Top 10 Gnarliest Deaths of BLACKEST NIGHT

Alex Jaffe

Alex Jaffe

Oct. 23, 2019


In your local comic stores, Tom Taylor and Trevor Hairsine’s DCEASED zombie epic has been tearing flesh and shelves alike, depicting a typical Injustice-ian world where no one is safe and anyone can be an undead menace. It wasn’t too long ago that another zombie outbreak was unleashed upon the world when Geoff Johns presented readers with Blackest Night, an event where every skeleton in DC’s historic closet had returned to haunt the living, feasting off the emotions their return inspired as members of the Black Lantern Corps.


But it wasn’t just the returns of long-dead characters as the soldiers in a war of death that put us on edge. It was the fact that in a world of unstoppable, ring-powered zombies, absolutely everyone was at risk of falling at any moment, and even joining the Black Lantern Corps themselves in the process. For a true sense of the size and scope of these casualties, here we have ten examples of characters who went down during Blackest Night.






In the lead-up to Blackest Night, part of the opposition’s opening move was clearing one of the biggest power players from the board. Before their assault on Earth, the Black Lanterns’ first major target was the Guardian homeworld of Oa. The undead-raising Black Lantern rings found their first swell of forces in Oa’s crypts of fallen Lanterns, forcing the Corps to battle friends and loved ones for the fate of their Central Power Battery. Kyle makes the ultimate sacrifice in Green Lantern Corps #42, igniting himself to take out the encroaching wave of Black Lanterns before the planet could fall.


DID IT STICK?: Not for a minute. By the next issue, Star Sapphire Miri Riam successfully resurrects Kyle with the love held for him by his girlfriend, Soranik Natu — but that momentary sacrifice did yield momentous consequences, inspiring Guy Gardner to embrace the rage of the Red Lantern Corps in righteous fury for his fallen brother.






The casualties of Blackest Night proper begin to mount in the first issue. Long conflicted by her feelings for Hawkman, Kendra Saunders, the current iteration of the reincarnating Hawkgirl, is about to finally profess her feelings for him when another Super Hero couple comes to call: Sue Dibny, whose death infamously came in Identity Crisis, and Elongated Man, who met his end in 52. The Black Lantern Sue runs Kendra through with a spear before she can finish her confession, as Hawkman’s former friend Elongated Man clubs him manically with his own mace. The issue ends with the deceased Hawkman and Hawkgirl rising to join the ranks of the Black Lanterns, firmly establishing the stakes of the war to come.


DID IT STICK?: Only for the night. By the end of Blackest Night, the White Lantern entity emerges to resurrect a dozen characters for purposes which would play out in the subsequent Brightest Day. Among those twelve were Hawkman and Hawkgirl… though the latter no longer possessed the memories of Kendra Saunders, splitting the would-be lovers apart once more.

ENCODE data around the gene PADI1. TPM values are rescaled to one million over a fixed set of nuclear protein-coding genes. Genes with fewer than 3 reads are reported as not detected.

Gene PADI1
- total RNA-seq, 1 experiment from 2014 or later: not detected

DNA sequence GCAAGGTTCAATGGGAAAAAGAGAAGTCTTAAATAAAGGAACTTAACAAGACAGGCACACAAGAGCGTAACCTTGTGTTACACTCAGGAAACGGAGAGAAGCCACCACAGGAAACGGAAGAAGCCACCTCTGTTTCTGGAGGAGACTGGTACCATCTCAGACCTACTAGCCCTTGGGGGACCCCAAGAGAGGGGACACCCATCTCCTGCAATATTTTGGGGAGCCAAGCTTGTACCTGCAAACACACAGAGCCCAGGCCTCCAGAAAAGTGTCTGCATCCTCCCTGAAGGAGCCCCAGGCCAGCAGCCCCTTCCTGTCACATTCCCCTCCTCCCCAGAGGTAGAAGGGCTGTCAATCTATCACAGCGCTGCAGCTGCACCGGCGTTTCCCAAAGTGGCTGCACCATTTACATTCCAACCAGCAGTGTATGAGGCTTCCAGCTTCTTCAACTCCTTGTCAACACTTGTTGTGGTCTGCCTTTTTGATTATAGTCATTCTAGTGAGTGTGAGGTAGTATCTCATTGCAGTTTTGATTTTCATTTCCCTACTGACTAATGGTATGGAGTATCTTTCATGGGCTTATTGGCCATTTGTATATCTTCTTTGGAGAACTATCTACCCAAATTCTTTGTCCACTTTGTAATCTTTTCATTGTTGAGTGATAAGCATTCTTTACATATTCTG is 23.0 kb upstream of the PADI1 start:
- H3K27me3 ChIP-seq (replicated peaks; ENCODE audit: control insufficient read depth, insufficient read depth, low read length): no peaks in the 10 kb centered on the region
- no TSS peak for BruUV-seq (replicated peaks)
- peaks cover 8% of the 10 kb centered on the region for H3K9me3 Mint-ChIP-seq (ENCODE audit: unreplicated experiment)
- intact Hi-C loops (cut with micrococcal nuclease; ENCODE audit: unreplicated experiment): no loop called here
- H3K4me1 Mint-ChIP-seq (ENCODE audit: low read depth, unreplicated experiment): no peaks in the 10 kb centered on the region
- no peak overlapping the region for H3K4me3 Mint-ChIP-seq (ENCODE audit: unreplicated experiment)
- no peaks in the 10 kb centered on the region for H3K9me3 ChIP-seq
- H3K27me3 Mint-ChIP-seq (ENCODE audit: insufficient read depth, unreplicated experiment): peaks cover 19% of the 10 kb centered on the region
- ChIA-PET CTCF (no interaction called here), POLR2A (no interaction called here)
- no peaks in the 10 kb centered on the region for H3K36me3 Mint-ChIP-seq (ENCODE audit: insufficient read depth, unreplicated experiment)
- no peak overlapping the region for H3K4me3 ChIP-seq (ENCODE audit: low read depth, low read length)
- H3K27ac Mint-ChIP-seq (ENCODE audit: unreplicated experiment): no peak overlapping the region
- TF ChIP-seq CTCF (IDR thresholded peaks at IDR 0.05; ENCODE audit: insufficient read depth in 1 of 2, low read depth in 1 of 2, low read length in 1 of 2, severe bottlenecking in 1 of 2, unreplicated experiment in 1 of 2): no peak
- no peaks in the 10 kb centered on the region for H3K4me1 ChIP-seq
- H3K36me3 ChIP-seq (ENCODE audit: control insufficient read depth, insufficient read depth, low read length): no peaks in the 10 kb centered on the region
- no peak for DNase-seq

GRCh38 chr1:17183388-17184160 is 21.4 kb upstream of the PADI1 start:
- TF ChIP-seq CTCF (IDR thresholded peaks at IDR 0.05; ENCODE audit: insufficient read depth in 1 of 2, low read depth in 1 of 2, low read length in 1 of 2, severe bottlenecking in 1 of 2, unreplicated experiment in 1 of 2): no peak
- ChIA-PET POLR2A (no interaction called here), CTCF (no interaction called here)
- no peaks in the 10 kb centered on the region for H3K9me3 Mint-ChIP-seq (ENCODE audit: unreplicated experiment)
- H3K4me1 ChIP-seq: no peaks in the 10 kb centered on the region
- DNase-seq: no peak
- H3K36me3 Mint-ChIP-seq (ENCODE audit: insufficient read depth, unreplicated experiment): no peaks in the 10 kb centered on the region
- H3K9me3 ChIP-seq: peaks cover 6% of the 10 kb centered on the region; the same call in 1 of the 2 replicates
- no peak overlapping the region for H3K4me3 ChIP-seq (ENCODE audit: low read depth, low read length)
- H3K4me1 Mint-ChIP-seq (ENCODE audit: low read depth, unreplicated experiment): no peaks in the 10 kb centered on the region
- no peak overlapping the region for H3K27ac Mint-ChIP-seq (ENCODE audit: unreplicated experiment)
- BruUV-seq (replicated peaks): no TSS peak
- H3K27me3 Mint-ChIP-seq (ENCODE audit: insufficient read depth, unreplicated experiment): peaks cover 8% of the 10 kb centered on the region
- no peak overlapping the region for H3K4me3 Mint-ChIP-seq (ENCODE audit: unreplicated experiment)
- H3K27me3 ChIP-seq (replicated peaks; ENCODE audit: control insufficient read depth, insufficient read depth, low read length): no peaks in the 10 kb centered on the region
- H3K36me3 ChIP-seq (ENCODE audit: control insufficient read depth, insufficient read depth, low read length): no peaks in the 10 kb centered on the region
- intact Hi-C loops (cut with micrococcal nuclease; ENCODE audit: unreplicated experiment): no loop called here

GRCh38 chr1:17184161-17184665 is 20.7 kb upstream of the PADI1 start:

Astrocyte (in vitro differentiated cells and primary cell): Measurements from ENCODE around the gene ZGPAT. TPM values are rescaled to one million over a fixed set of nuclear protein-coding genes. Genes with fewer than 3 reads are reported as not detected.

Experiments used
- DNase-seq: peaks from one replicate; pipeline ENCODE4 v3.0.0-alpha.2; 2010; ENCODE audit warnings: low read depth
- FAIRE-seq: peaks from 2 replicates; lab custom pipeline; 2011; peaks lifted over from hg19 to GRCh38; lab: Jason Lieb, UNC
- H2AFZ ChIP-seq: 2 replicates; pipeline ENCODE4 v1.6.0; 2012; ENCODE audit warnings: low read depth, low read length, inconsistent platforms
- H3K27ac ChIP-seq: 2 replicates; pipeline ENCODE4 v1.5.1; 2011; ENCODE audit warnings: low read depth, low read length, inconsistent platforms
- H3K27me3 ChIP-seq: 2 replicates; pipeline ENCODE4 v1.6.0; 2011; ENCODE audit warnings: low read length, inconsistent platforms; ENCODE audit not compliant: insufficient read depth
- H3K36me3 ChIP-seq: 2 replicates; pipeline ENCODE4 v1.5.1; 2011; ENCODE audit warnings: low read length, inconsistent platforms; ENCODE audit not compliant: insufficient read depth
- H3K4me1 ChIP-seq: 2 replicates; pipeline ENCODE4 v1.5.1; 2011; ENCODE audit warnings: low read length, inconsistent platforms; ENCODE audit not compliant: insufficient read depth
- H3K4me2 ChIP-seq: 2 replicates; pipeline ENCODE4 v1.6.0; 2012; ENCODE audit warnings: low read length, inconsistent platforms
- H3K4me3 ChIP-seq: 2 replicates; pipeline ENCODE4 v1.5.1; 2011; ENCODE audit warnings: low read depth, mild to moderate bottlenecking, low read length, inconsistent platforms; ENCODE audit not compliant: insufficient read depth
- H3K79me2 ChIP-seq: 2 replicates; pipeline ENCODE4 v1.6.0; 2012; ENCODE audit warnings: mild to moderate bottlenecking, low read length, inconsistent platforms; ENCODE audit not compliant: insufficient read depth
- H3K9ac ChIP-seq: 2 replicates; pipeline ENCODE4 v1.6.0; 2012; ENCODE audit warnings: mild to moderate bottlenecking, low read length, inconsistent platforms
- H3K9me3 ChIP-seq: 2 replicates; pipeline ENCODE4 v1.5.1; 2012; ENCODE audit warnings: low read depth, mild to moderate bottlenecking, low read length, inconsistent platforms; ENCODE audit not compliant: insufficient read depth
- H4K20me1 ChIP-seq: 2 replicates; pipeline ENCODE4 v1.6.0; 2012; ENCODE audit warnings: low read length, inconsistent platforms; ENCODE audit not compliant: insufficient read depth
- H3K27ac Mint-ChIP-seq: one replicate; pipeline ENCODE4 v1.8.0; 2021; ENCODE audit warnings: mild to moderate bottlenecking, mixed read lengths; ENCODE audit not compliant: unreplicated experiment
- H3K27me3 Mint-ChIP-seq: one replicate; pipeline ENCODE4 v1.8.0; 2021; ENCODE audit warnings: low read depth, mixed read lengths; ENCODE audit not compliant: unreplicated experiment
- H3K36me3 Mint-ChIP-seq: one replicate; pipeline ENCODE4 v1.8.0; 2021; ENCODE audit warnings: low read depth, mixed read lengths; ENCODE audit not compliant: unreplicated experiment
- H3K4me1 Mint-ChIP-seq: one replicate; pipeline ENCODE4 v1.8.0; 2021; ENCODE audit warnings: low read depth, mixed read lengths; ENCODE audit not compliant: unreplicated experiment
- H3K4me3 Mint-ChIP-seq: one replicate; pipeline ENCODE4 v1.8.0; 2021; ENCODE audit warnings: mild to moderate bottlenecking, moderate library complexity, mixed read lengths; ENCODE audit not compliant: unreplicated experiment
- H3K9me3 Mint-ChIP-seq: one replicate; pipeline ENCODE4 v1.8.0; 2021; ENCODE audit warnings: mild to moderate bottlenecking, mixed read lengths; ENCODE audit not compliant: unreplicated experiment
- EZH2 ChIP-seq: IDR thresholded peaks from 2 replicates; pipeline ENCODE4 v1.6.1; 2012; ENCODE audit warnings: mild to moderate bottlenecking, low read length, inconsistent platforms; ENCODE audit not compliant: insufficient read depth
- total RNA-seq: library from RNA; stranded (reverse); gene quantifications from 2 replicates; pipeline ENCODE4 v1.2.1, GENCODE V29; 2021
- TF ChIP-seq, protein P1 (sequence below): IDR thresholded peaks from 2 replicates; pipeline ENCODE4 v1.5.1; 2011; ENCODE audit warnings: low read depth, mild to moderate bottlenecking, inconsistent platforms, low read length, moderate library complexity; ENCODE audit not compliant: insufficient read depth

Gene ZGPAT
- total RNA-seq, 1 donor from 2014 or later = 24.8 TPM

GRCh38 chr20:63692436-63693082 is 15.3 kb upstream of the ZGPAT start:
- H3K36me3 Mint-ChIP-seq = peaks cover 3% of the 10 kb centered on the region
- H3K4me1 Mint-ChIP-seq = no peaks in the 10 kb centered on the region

The original Aqualad’s hard luck didn’t just start on Titans. By Blackest Night #2, Garth had already lost three of the most important people in his life: his mentor, Aquaman, his first love, Tula, and his wife, Dolphin. As Blackest Night falls, the three of them emerge to torment and destroy the remaining members of the Aquafamily. After fighting over Tempest with Dolphin, it’s Tula who rips Tempest’s heart from his chest — first metaphorically, and then quite literally. With Tempest arisen as a Black Lantern, only Mera remained to fight for her family.


DID IT STICK?: For a while, yes. Garth wouldn’t be seen again until well after the timeline altering effects of Flashpoint, debuting as a member of Mera’s personal black ops task force in 2015’s Aquaman #42 — though memories of his life before Flashpoint would return to him in Titans Hunt.






The crime fighting team of Hawk & Dove was forever changed when Don Hall was killed in Crisis on Infinite Earths. His brother, Hank Hall, would eventually find a new partner in Dawn Granger… though when Hank himself met his own end, Hawk & Dove became a sibling act once more when Dawn’s sister Holly Granger was enlisted as the second Hawk. In Blackest Night: Titans #1, this second wave Hawk & Dove assists their fellow Titans. Fittingly, it’s the original Hawk who ends up doing Holly Granger in, plunging his hand into her chest after battering her around the Tower library, with Dove present and yet utterly helpless in the battle for her sister’s life.


DID IT STICK?: It has. Hank Hall was one of the twelve people truly resurrected by the White Lantern Entity at the end of Blackest Night, and he’s remained Dawn’s partner ever since.






It takes two personalities to run the Firestorm Matrix. Classically, this role has been filled by high school football star Ronnie Raymond and science professor Martin Stein. But after the original Firestorm took a fatal hit in Identity Crisis, a new duo took up the Matrix: the brilliant teenager Jason Rusch, and his equally bright girlfriend Gehenna. But that partnership meets its end in Blackest Night #3, when a resurrected Ronnie Raymond- now as the Black Lantern, Deathstorm- uses his powers to rip Gehenna out of the Firestorm Matrix and fuse with Jason himself. Unable to do anything but watch from his perch in Raymond’s head, Jason’s mind looks on helplessly as Deathstorm transmutes Gehenna into pure salt.